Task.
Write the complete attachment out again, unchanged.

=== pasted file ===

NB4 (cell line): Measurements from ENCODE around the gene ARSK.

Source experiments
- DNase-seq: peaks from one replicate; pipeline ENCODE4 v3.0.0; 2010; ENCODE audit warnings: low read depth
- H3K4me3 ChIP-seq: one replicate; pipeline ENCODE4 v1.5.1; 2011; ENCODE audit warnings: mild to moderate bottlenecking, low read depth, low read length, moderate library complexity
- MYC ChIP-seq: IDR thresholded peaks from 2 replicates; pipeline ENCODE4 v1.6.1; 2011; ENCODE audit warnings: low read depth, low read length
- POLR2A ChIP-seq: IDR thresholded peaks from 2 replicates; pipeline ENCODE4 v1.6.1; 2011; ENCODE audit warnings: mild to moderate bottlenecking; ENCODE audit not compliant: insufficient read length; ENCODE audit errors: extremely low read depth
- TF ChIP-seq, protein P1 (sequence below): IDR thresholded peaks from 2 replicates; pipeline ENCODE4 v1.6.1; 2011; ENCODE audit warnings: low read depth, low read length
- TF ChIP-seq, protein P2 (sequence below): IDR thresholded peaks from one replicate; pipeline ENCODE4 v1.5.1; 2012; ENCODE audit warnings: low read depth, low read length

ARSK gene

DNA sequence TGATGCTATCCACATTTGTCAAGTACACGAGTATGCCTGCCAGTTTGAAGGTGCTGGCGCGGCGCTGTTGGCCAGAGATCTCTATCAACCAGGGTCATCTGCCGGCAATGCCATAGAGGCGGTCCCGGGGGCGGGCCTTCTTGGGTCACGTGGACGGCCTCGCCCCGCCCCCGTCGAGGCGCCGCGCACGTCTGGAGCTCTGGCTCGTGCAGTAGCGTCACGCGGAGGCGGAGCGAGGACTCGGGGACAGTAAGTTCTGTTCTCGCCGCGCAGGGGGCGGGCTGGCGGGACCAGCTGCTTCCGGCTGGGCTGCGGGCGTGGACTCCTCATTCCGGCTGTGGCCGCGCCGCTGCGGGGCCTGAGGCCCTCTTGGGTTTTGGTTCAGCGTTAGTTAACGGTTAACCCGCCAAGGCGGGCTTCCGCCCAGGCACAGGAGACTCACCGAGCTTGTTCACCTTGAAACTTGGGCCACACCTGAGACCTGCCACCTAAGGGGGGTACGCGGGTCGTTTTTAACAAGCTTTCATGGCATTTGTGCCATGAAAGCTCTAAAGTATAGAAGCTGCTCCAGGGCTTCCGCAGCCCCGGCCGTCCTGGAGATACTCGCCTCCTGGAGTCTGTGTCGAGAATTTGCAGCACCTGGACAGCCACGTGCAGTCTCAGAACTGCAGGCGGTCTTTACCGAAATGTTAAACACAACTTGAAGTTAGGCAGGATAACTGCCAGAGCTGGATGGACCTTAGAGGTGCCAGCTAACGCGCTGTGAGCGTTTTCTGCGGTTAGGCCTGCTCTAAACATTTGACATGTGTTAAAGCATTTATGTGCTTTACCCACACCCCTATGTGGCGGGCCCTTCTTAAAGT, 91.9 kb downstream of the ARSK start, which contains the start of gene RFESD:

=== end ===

NB4 (cell line): Measurements from ENCODE around the gene ARSK.

Source experiments
- DNase-seq: peaks from one replicate; pipeline ENCODE4 v3.0.0; 2010; ENCODE audit warnings: low read depth
- H3K4me3 ChIP-seq: one replicate; pipeline ENCODE4 v1.5.1; 2011; ENCODE audit warnings: mild to moderate bottlenecking, low read depth, low read length, moderate library complexity
- MYC ChIP-seq: IDR thresholded peaks from 2 replicates; pipeline ENCODE4 v1.6.1; 2011; ENCODE audit warnings: low read depth, low read length
- POLR2A ChIP-seq: IDR thresholded peaks from 2 replicates; pipeline ENCODE4 v1.6.1; 2011; ENCODE audit warnings: mild to moderate bottlenecking; ENCODE audit not compliant: insufficient read length; ENCODE audit errors: extremely low read depth
- TF ChIP-seq, protein P1 (sequence below): IDR thresholded peaks from 2 replicates; pipeline ENCODE4 v1.6.1; 2011; ENCODE audit warnings: low read depth, low read length
- TF ChIP-seq, protein P2 (sequence below): IDR thresholded peaks from one replicate; pipeline ENCODE4 v1.5.1; 2012; ENCODE audit warnings: low read depth, low read length

ARSK gene

DNA sequence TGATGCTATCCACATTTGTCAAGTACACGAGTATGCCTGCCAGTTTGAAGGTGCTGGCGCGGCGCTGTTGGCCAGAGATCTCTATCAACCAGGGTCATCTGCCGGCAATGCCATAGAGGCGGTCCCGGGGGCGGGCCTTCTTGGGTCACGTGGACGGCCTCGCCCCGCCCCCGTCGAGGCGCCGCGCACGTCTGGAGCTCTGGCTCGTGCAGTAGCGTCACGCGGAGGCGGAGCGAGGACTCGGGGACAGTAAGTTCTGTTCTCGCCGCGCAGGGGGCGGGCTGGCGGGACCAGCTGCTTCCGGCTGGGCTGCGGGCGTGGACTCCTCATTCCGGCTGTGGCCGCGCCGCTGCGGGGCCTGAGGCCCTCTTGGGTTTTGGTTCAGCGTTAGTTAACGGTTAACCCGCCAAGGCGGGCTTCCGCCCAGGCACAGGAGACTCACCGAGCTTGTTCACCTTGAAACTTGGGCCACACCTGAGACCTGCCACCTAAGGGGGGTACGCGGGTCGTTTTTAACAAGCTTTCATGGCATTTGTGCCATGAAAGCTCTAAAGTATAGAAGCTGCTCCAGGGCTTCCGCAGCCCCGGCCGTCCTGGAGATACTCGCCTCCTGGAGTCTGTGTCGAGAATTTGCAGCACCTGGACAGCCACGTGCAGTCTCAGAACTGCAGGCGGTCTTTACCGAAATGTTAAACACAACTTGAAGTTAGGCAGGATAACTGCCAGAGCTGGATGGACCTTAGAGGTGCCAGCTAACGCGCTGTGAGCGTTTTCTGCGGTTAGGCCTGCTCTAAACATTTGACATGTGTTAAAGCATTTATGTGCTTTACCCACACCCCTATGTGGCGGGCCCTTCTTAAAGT, 91.9 kb downstream of the ARSK start, which contains the start of gene RFESD: